The Washington Post

Oregon is the Best State in America


Nearly 20 million Americans are employed by state and local governments across the country. With so many workers, it’s almost impossible to keep everyone honest. Waste, fraud and abuse can cost taxpayers millions.

But in Oregon, strong oversight and audit rules ensure that state officials keep their hands out of the cookie jar. Data from the Justice Department, compiled by political scientists at Indiana University at Bloomington and the City University of Hong Kong, show that, over a period of 32 years, there were fewer corruption convictions in Oregon than in any other state, when controlling for the number of state workers.

Oregon registered 1.28 corruption convictions per 100,000 public employees between 1976 and 2008. Washington, Minnesota, Nebraska and Iowa also had fewer than two convictions per 100,000 employees.

Those states score well because of robust transparency laws, according to ethics watchdogs. Oregon’s rules for campaign finance disclosures are among the toughest in the country, and lobbyists and special interest groups cannot give gifts worth more than $50 to state employees. Oregon also requires most public-improvement contracts to be awarded based on competitive bidding, avoiding no-bid contracts, which can be a major source of corruption.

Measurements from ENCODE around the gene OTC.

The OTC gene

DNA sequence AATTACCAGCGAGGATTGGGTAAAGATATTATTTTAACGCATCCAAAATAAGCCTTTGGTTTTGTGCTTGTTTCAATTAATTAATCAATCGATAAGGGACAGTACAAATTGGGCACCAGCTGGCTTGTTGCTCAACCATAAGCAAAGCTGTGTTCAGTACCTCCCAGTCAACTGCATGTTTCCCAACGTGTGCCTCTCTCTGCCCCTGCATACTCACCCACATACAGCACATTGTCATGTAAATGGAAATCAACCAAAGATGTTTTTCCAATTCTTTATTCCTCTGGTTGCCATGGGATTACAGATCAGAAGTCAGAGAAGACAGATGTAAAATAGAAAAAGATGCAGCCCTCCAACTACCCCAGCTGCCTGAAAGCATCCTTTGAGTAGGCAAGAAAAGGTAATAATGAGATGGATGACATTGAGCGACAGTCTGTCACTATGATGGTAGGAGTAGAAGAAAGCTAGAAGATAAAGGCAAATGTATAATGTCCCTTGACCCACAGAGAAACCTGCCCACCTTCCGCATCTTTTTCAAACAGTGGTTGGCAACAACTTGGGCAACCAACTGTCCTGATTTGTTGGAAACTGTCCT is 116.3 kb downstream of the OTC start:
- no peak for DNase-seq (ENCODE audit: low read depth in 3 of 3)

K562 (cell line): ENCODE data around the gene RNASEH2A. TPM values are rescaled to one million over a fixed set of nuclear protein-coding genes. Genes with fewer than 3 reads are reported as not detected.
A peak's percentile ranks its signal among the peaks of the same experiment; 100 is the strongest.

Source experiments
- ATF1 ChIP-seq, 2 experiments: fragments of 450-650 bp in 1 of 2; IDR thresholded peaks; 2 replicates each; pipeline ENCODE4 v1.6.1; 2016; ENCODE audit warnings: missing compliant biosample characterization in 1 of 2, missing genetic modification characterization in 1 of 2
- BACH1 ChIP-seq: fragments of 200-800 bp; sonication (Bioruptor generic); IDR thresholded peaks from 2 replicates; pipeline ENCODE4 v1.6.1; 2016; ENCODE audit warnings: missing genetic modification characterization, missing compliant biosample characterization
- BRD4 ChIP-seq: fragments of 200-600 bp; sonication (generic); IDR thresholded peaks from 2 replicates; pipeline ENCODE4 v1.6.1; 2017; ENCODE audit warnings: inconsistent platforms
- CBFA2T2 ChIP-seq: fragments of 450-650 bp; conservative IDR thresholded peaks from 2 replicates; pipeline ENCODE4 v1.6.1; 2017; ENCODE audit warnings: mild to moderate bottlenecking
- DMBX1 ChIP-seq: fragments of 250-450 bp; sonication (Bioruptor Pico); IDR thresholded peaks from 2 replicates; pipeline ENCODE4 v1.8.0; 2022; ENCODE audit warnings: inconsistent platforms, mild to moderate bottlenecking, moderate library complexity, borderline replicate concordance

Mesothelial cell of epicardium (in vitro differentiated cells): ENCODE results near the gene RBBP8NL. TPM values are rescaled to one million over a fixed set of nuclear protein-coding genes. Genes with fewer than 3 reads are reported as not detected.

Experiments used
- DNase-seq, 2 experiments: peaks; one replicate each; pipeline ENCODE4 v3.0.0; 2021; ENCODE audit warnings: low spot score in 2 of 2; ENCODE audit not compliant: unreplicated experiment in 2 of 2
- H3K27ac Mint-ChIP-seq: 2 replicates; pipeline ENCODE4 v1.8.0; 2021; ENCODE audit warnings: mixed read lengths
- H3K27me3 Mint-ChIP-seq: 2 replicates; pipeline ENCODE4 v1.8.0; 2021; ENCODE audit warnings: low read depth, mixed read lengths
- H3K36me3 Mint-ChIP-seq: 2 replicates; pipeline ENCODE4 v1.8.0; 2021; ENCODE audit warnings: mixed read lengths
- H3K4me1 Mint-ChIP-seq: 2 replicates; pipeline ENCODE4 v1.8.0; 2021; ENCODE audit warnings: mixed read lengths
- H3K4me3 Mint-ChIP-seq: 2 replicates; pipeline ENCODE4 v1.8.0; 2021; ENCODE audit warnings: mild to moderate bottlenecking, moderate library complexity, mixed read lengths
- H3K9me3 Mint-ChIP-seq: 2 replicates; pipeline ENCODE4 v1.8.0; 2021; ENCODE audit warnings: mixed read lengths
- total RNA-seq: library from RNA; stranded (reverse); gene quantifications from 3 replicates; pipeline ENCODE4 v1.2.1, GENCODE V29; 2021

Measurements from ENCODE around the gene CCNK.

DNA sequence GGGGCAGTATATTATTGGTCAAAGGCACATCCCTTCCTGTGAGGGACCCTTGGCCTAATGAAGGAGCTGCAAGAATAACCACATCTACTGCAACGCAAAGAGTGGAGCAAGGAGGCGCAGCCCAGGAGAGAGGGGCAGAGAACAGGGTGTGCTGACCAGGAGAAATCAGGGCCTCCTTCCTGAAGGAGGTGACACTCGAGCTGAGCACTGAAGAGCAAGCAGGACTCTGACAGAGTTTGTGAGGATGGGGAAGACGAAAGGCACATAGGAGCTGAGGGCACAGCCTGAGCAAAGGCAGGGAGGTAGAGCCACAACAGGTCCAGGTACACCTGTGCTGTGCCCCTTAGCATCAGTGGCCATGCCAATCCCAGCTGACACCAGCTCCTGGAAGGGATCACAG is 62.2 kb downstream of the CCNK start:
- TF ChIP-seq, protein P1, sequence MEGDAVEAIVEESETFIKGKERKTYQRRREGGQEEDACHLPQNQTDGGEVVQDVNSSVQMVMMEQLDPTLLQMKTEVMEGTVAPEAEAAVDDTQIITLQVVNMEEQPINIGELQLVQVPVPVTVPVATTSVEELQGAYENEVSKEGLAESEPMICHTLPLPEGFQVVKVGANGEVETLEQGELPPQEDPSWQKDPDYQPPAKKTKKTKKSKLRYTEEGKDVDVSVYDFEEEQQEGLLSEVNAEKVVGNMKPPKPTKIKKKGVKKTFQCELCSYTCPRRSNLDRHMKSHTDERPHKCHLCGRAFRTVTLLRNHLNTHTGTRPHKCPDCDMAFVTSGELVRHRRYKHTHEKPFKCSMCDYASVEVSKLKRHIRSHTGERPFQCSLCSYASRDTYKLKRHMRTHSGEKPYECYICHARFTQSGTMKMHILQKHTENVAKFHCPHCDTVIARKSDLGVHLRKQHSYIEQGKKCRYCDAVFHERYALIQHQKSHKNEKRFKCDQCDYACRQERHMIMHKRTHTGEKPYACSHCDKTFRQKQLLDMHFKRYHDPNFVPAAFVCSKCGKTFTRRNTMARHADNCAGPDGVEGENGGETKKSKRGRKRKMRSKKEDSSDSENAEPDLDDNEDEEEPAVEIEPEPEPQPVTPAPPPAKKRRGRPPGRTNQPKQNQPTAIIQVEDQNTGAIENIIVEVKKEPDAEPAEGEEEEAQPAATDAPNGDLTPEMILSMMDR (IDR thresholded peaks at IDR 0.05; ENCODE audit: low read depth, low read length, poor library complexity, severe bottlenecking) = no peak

At the bottom of the list, Mississippi, Louisiana and Tennessee all registered more than four times more convictions than the least-corrupt states.

The bill for all that wrongdoing adds up: Corruption forces states to spend more on everything from construction and highways to corrections and police. But the authors of the study, John Mikesell and Cheol Liu, also found that states with higher rates of corruption tend to spend less on education, public welfare, health and hospitals. So more corruption costs taxpayers — in terms of money and the social services the government provides.

Read the whole story here.

Reid Wilson covers national politics and Congress for The Washington Post. He is the author of Read In, The Post’s morning tip sheet on politics.

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